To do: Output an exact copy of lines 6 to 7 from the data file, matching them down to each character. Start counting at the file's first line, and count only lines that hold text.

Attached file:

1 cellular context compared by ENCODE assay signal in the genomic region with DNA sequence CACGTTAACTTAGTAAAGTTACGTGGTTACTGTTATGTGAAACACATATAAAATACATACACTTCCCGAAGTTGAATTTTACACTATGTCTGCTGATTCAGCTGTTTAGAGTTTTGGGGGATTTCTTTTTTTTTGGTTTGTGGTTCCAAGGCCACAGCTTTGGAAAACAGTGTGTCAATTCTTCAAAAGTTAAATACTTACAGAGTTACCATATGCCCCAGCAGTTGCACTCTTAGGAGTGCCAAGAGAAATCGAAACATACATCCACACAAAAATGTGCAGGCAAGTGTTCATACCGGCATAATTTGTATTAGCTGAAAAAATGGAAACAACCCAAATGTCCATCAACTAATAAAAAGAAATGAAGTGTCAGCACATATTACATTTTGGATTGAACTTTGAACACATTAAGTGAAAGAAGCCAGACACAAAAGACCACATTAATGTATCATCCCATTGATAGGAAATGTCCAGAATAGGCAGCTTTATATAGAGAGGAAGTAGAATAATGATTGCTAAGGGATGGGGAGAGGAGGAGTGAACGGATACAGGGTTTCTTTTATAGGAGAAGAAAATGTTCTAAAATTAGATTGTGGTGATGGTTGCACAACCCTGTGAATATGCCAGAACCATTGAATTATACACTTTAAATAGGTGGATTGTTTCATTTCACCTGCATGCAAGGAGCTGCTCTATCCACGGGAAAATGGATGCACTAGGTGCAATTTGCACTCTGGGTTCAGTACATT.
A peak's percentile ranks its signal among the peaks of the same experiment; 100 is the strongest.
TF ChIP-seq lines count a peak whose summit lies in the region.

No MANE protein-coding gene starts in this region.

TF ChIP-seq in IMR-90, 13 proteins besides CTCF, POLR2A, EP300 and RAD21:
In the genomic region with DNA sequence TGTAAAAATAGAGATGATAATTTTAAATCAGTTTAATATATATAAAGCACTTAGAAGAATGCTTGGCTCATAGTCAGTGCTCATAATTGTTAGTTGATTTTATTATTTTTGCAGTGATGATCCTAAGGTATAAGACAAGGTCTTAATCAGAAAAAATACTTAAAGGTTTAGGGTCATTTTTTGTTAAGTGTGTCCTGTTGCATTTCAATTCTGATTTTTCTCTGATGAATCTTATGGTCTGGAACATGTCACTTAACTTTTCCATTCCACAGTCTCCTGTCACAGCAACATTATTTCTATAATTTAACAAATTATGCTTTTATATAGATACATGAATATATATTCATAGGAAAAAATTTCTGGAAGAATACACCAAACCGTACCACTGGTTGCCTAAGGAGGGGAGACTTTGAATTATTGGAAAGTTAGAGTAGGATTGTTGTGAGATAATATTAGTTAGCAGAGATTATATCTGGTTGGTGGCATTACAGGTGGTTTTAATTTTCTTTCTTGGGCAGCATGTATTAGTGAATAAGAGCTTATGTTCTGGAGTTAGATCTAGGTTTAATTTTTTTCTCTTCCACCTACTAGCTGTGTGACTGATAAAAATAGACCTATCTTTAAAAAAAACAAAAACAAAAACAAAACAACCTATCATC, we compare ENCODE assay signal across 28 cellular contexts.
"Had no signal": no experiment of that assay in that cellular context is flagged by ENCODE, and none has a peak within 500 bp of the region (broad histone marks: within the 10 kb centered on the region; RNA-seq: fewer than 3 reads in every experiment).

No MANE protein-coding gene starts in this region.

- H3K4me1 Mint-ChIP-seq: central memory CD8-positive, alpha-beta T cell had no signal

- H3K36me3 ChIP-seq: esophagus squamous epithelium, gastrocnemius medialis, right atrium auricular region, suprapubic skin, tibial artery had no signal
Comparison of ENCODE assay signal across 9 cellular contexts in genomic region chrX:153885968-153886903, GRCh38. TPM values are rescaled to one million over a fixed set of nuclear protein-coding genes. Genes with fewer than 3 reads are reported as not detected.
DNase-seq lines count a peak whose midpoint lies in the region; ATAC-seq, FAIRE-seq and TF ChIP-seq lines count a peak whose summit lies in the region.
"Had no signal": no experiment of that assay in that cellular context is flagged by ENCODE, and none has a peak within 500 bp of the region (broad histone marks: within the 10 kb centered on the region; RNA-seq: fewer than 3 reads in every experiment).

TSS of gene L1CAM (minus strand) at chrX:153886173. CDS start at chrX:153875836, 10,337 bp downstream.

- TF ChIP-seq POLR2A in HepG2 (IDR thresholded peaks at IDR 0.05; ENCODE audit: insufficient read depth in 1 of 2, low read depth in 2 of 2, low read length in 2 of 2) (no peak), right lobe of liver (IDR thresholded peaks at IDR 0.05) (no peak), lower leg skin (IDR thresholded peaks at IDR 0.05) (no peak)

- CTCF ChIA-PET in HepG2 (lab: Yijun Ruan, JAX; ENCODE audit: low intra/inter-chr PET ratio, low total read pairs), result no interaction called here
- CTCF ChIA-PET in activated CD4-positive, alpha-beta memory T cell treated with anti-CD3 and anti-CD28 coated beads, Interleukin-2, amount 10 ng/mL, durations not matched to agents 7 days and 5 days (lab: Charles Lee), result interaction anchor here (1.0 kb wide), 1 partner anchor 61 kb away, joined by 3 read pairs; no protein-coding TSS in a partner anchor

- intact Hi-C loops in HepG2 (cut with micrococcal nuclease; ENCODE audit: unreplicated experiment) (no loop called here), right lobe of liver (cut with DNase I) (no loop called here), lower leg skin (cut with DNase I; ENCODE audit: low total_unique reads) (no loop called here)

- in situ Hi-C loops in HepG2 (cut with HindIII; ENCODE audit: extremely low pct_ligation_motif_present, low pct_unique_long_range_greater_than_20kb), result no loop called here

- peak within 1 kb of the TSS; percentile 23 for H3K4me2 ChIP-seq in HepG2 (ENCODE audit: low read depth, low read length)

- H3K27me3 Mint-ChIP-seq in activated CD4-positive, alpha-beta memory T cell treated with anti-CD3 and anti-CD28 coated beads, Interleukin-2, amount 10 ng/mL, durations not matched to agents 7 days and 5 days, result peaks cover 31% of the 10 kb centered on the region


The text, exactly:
In the genomic region with DNA sequence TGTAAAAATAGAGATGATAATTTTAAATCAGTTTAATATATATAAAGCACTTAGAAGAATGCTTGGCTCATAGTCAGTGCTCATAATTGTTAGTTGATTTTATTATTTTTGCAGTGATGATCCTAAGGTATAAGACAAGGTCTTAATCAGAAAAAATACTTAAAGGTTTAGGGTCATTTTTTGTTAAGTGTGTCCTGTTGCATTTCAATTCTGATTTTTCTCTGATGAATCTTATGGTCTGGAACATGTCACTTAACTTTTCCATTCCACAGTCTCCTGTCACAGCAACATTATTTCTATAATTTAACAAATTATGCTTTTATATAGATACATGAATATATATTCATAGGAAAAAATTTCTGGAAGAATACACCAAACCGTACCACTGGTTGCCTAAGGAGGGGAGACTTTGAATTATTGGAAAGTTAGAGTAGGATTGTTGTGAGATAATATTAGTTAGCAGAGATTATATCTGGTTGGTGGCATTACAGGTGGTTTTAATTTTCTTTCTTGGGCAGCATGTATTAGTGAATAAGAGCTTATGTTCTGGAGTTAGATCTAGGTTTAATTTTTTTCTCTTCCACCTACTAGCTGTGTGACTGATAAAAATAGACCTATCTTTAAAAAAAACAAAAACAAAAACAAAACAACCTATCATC, we compare ENCODE assay signal across 28 cellular contexts.
"Had no signal": no experiment of that assay in that cellular context is flagged by ENCODE, and none has a peak within 500 bp of the region (broad histone marks: within the 10 kb centered on the region; RNA-seq: fewer than 3 reads in every experiment).